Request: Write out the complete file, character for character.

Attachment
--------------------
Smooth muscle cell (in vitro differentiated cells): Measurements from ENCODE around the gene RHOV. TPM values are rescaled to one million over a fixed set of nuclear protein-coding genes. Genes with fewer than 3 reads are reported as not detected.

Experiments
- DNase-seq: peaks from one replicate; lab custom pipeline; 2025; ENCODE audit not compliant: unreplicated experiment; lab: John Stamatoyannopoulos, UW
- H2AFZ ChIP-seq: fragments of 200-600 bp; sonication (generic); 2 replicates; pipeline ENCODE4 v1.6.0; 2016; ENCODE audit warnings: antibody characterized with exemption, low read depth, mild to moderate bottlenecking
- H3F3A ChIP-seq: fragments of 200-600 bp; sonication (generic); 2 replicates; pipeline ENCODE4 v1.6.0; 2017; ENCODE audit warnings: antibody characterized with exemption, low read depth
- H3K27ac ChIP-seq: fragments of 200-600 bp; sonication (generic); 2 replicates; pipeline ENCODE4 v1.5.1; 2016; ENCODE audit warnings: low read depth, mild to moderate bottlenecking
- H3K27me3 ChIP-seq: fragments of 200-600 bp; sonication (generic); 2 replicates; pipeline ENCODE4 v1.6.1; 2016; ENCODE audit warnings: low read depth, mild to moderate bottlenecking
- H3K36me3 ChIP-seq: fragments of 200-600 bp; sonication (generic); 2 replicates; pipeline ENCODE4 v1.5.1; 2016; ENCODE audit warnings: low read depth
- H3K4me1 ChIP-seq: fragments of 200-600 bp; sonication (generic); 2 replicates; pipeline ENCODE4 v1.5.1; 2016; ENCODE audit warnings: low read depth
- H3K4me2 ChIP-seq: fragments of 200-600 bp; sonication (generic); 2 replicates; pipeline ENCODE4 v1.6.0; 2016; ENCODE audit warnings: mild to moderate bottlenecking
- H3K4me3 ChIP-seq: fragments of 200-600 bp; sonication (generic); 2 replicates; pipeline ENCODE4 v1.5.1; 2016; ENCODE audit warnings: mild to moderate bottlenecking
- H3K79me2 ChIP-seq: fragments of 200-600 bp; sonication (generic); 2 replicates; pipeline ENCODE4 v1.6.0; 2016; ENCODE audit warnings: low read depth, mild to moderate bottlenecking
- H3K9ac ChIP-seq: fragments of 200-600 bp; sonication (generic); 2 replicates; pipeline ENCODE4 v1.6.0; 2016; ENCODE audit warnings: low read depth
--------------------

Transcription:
Smooth muscle cell (in vitro differentiated cells): Measurements from ENCODE around the gene RHOV. TPM values are rescaled to one million over a fixed set of nuclear protein-coding genes. Genes with fewer than 3 reads are reported as not detected.

Experiments
- DNase-seq: peaks from one replicate; lab custom pipeline; 2025; ENCODE audit not compliant: unreplicated experiment; lab: John Stamatoyannopoulos, UW
- H2AFZ ChIP-seq: fragments of 200-600 bp; sonication (generic); 2 replicates; pipeline ENCODE4 v1.6.0; 2016; ENCODE audit warnings: antibody characterized with exemption, low read depth, mild to moderate bottlenecking
- H3F3A ChIP-seq: fragments of 200-600 bp; sonication (generic); 2 replicates; pipeline ENCODE4 v1.6.0; 2017; ENCODE audit warnings: antibody characterized with exemption, low read depth
- H3K27ac ChIP-seq: fragments of 200-600 bp; sonication (generic); 2 replicates; pipeline ENCODE4 v1.5.1; 2016; ENCODE audit warnings: low read depth, mild to moderate bottlenecking
- H3K27me3 ChIP-seq: fragments of 200-600 bp; sonication (generic); 2 replicates; pipeline ENCODE4 v1.6.1; 2016; ENCODE audit warnings: low read depth, mild to moderate bottlenecking
- H3K36me3 ChIP-seq: fragments of 200-600 bp; sonication (generic); 2 replicates; pipeline ENCODE4 v1.5.1; 2016; ENCODE audit warnings: low read depth
- H3K4me1 ChIP-seq: fragments of 200-600 bp; sonication (generic); 2 replicates; pipeline ENCODE4 v1.5.1; 2016; ENCODE audit warnings: low read depth
- H3K4me2 ChIP-seq: fragments of 200-600 bp; sonication (generic); 2 replicates; pipeline ENCODE4 v1.6.0; 2016; ENCODE audit warnings: mild to moderate bottlenecking
- H3K4me3 ChIP-seq: fragments of 200-600 bp; sonication (generic); 2 replicates; pipeline ENCODE4 v1.5.1; 2016; ENCODE audit warnings: mild to moderate bottlenecking
- H3K79me2 ChIP-seq: fragments of 200-600 bp; sonication (generic); 2 replicates; pipeline ENCODE4 v1.6.0; 2016; ENCODE audit warnings: low read depth, mild to moderate bottlenecking
- H3K9ac ChIP-seq: fragments of 200-600 bp; sonication (generic); 2 replicates; pipeline ENCODE4 v1.6.0; 2016; ENCODE audit warnings: low read depth